The two “questioning strategies” in Bean’s “Chapter 4: Questioning a Text” I chose are “Examining a Writer’s Credibility and Appeals to Ethos” and “Examining a Writer’s Appeals to Reason or Logos.” Ethos means character while logos means reason(hence the titles.) After watching Randall Bass’s TEDxGeorgetown and reading his “Disrupting Ourselves” essay, it is clear that the two go hand in hand. In both of these messages he expands on three major points: post-course era, expanding our conception of teaching, and the new nexus.
In relevance to Bean I decided to keep it simple and follow the “for writing and discussion” sections. Bass is clearly knowledgeable considering he is an associate professor of English and vice provost at Georgetown University, and Executive Director of Center for New Design of Learning and Scholarship. I’d assume he likes teaching and improving the higher education system; it is the main point of the two works I have read. He is in favor of change and recognizing its significance. He believes in progressing and keeping up with the times. He refers back to how much has changed in just 10 to 20 years. His approach is very calm, but informal. He seems to be a likeable man. I would not mind having him enlighten me over some coffee.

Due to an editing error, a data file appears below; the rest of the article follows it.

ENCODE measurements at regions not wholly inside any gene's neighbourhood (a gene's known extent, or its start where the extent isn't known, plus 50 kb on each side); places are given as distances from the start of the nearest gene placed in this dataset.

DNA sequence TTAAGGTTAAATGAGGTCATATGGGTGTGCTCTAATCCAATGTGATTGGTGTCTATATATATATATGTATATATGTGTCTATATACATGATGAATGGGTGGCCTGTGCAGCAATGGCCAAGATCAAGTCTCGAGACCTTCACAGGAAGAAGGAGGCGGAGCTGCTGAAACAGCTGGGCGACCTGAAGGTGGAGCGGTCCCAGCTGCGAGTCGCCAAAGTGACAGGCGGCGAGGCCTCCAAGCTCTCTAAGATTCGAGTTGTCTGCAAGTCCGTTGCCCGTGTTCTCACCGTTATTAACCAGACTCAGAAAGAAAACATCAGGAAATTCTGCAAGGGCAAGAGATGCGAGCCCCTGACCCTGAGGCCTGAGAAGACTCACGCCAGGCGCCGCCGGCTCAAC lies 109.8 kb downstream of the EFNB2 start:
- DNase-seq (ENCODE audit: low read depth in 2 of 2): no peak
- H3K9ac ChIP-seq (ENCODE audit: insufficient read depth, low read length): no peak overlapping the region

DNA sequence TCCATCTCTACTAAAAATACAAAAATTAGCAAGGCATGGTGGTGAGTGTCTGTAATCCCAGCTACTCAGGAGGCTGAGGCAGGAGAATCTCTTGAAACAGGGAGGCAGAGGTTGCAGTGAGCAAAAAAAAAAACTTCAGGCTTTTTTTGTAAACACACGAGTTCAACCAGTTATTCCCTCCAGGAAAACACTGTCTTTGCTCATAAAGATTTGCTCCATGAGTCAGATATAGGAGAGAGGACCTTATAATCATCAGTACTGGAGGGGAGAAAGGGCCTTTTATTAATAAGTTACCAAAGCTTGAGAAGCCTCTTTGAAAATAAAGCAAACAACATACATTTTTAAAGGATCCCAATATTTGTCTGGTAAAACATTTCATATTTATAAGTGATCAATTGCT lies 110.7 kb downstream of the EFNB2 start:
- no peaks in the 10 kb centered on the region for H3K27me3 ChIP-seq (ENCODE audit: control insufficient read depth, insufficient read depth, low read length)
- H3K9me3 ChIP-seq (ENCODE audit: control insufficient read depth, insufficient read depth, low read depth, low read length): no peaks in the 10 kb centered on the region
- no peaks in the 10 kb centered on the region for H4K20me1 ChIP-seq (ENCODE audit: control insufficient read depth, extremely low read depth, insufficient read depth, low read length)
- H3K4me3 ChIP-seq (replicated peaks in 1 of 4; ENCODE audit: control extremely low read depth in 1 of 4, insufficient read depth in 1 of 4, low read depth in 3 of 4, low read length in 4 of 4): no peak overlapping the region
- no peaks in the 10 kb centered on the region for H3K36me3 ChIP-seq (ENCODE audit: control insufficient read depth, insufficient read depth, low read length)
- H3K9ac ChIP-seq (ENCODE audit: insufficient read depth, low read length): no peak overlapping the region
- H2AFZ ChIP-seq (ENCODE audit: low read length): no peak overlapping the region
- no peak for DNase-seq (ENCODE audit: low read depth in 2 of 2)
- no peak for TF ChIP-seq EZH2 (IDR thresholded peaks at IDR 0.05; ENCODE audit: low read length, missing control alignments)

Bass wants educators to understand the importance of using integrative thinking and experiential learning to re-shape higher education. He uses several different images to help better understand the message he is trying to get across. All of which were convincing and backed up with solid evidence. His assumptions of future education add up making it easy to connect the evidence to them. He has been in this business for years and clearly knows what he is talking about.
Although the message is mainly directed towards educators, I enjoyed watching/reading him. It is comforting to know that people like him exist in the world. People who work towards positive changes and have the students best interest at heart is truly inspiring. He understands that the world is changing at a rapid pace and is already preparing for what the future has in store.
One thing that stuck with me from the video was his wife, Professor Heidi Elmendorf’s idea of the three ways to teach that hit the “sweet spot” of knowledge. He further adds that the colors around each of them had importance as well. When shown on a piece of paper the center of the three colors were black. When light was shed on them the center was white; “the white space of formation, the white space that then becomes the canvas which students have the chance to paint themselves, to author themselves.”